It’s a demanding time of year with quotas looming at the end of the fiscal year and a team of salespeople rushing to close deals in order to meet the deadline. Point blank: your job is stressful. Managing a whole team while...
Everything we do is based on communication and we do it all day long. It’s how we form relationships and develop trust, and an overlooked aspect of the way we communicate, is body language. According to UCLA psychology professor Albert Mehrabian, 55% of communication is done through body language. This research supports the theory that actions speak louder than words and demonstrates the importance of body language and nonverbal communication.
When you work with clients, the subtle roll of an eye can diffuse a tense situation or someone sidestepping out of our way to give us space can generate a feeling of warmth. With no words spoken, we can feel our moods and emotions shift, and our feelings about the other person are almost always positive ones. They display empathy towards us, and we then feel like we understand them.
When you work with your clients, use these body language methods to create incredible customer experiences and enhance your approachability, trustworthiness, and attentiveness. They’ll help you build a rapport that will enable you to close deals and make your customers happy:
Effective body language to build client trust
First impressions count – that’s a given in our field. And for buyers and sellers who are possibly a little stressed out about the prospect of one of the biggest life decisions they’ll make, they are craving a first impression that puts their mind at ease. They want confirmation that “This person ‘gets’ me and has my back.”
The best way to initiate that relationship is with eye contact and a firm handshake. These things may seem old-fashioned, but they’re not out of date. In fact, the actual feel of body contact through a handshake releases oxytocin in the brain, which is a natural bonding chemical that can promote a kindred feeling. You can enhance that feeling of confidence you give clients by opening doors for them, shielding their head from a low overhang, or anything else shows them you care about their well-being.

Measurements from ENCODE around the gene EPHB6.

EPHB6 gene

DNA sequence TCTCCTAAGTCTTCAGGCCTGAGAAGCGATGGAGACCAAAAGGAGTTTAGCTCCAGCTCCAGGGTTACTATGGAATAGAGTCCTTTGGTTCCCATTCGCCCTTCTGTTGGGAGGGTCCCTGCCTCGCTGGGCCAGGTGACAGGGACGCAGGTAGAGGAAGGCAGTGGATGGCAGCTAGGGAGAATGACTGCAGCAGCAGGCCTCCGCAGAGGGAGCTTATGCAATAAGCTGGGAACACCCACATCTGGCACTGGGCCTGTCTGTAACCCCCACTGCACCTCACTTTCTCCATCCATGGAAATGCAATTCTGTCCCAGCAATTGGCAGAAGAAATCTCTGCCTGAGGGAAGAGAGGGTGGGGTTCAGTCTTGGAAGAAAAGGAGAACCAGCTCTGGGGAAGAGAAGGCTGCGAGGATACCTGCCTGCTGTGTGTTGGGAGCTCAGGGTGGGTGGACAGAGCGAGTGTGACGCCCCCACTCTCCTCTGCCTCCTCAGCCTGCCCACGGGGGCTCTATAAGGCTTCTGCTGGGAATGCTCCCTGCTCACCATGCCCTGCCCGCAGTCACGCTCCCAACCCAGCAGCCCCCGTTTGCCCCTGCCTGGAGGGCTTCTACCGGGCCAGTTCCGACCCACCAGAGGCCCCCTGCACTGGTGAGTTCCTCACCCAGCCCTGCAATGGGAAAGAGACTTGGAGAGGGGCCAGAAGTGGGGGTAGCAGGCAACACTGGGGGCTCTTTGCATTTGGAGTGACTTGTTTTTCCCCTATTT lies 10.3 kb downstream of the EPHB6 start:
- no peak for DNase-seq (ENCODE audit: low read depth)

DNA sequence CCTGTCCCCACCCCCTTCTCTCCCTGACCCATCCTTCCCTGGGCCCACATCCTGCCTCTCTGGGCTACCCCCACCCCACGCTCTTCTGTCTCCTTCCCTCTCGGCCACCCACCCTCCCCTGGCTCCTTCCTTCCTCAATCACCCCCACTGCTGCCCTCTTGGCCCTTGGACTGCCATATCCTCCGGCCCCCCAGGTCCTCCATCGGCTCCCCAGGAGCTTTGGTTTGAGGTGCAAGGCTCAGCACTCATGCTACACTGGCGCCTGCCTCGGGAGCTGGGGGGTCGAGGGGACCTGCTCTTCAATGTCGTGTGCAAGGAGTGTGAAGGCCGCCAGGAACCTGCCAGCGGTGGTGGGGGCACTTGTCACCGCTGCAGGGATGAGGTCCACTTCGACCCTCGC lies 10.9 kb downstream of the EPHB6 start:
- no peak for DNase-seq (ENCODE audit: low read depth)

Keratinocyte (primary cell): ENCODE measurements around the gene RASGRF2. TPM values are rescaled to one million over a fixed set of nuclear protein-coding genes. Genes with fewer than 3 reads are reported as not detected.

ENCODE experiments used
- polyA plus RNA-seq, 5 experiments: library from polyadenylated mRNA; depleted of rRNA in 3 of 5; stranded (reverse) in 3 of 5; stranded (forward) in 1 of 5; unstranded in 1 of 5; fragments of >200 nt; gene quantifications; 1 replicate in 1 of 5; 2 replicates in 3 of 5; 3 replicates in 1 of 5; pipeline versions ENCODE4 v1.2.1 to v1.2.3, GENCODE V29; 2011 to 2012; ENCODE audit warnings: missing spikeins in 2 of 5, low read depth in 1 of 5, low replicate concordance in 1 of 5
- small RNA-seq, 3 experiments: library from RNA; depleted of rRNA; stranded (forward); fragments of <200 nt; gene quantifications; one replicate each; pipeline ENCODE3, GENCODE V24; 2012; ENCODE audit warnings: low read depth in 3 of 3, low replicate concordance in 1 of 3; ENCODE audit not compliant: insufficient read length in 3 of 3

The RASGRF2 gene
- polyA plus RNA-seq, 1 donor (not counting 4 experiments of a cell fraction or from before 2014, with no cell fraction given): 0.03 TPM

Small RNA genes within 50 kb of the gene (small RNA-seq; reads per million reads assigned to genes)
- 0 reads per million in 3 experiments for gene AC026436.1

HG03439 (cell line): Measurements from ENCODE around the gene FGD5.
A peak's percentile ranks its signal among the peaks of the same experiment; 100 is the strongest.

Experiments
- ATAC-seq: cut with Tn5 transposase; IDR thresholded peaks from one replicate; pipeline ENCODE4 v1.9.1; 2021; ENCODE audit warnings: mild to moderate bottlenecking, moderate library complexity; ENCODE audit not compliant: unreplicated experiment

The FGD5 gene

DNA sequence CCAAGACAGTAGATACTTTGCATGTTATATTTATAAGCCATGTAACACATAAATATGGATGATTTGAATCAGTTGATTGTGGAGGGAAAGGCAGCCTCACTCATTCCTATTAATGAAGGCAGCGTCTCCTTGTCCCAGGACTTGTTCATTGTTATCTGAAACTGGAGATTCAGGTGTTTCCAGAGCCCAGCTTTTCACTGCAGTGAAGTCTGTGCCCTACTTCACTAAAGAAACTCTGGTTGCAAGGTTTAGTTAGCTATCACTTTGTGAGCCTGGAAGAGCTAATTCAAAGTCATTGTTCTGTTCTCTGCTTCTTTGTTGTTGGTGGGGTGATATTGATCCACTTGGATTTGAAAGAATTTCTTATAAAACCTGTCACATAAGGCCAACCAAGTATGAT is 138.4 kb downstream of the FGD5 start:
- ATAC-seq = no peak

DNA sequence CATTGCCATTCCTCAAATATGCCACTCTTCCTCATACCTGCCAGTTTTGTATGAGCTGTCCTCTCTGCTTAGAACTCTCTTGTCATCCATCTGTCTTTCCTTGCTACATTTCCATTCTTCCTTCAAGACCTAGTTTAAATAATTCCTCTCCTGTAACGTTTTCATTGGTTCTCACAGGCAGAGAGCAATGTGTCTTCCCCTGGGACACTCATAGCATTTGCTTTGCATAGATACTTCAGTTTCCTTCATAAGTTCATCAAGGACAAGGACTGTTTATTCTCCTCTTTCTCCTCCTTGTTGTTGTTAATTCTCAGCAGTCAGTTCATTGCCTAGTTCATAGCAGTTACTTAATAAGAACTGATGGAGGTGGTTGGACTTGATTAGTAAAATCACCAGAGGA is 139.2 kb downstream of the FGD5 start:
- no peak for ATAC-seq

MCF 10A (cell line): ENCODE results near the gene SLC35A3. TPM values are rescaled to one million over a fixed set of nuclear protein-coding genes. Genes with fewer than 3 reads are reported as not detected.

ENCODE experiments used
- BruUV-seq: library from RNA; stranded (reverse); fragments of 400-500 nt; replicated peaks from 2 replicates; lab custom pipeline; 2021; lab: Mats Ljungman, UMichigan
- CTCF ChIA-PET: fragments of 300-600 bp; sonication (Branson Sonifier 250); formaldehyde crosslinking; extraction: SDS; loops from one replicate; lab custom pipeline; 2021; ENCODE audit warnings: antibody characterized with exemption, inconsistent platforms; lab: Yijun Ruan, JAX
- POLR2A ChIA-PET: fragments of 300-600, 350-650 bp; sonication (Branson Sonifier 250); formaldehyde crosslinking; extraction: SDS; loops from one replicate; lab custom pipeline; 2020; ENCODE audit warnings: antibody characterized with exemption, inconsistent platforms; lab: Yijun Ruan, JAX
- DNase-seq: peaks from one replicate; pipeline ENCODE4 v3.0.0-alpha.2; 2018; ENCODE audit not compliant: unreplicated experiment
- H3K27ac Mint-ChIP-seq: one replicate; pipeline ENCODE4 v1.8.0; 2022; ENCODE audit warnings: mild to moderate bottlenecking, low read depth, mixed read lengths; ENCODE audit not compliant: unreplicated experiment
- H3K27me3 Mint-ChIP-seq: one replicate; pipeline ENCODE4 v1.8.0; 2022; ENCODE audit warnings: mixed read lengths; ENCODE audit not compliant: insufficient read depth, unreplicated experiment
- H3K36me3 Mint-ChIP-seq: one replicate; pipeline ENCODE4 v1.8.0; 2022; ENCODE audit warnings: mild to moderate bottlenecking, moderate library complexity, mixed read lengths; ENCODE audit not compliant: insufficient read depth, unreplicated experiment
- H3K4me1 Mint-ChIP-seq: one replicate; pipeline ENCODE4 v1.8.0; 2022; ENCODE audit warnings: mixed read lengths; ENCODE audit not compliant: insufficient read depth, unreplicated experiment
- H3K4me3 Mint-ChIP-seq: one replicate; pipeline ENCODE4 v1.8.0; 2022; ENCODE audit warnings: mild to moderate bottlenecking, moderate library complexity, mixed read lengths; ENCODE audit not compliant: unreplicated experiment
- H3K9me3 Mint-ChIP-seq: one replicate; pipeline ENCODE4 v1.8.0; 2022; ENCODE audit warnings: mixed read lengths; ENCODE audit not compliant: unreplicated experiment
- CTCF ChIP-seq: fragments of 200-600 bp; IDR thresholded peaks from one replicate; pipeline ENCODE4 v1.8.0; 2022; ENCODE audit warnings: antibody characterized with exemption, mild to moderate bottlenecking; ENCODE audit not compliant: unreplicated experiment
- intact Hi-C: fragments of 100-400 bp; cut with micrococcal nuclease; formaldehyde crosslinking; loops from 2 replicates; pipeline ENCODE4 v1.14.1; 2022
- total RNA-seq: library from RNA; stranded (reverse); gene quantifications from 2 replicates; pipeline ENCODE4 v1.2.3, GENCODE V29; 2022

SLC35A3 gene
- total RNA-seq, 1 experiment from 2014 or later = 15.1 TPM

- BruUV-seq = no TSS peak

There is a scientific principle based on our tendency to appreciate the people we like, and that we especially are inclined to like people who are similar to us. One of the ways to benefit from this aspect of human nature is to mirror the physical behaviors of our clients; it’s a powerful, instinctive way to bond with people when they see us. Holding a similar pose, moving at the same pace, or crossing your legs like your client does create a shared experience.
As Sue Shellenbarger of the Wall Street Journal explains, “Mirroring a conversation partner’s gestures, expressions, posture, vocal pitch or tone can reflect rapport or a desire to please, research shows. It is seen most often between romantic partners, but it happens at work, too, in networking sessions, meetings, and conversations with colleagues.”
Avoid body language that can kill a deal
Be aware that body language can also have adverse effects if not done properly. One of the principal ways you can hurt a relationship is by being generally overbearing or pushy. In the context of body language, this can mean using your presence in an intimidating way through lack of awareness about personal space, and being overly demonstrative. Backslapping, getting too close to someone’s face when talking, or charging ahead and leaving your clients in the dust while you’re walking are major turn-offs. Being too touchy can also come across as creepy or inappropriate.
Avoid overtalking as well. There’s something off-putting about someone who never stops with their running dialog, and while it’s verbal communication, it gives off a nonverbal cue of abrasiveness. The decisions your clients have to make take time and reflection. If your client is with a spouse or advisor, they also need space to have sidebar conversations, and you should know when to step away and give them quiet time.
This is a great comment from sales legend Roy Bartell: “Most people think ‘selling’ is the same as ‘talking’. But the most effective salespeople know that listening is the most important part of their job.”
Reading the client and closing the deal
At some point in the process, your client will want to move forward – it’s buy or sell time. It’s important that you clue in to what the client is thinking and feeling along the way so you can anticipate and be prepared to finish the deal when the customer is ready to make a decision. The key is to read those subtle signals in the client’s body language.
People generally get a rush of emotions once they’ve made a big decision like buying or selling a house. They will exude a sense of positivity in their language and mannerisms. You’ll see a more demonstrative client and one who lets their guard down more. This is a natural phase of the end of any stressful process, and you will probably also recognize a greater sense of urgency in the way they walk, talk, and engage with you. Be prepared for once-reserved clients to make more eye contact with you and be more touchy.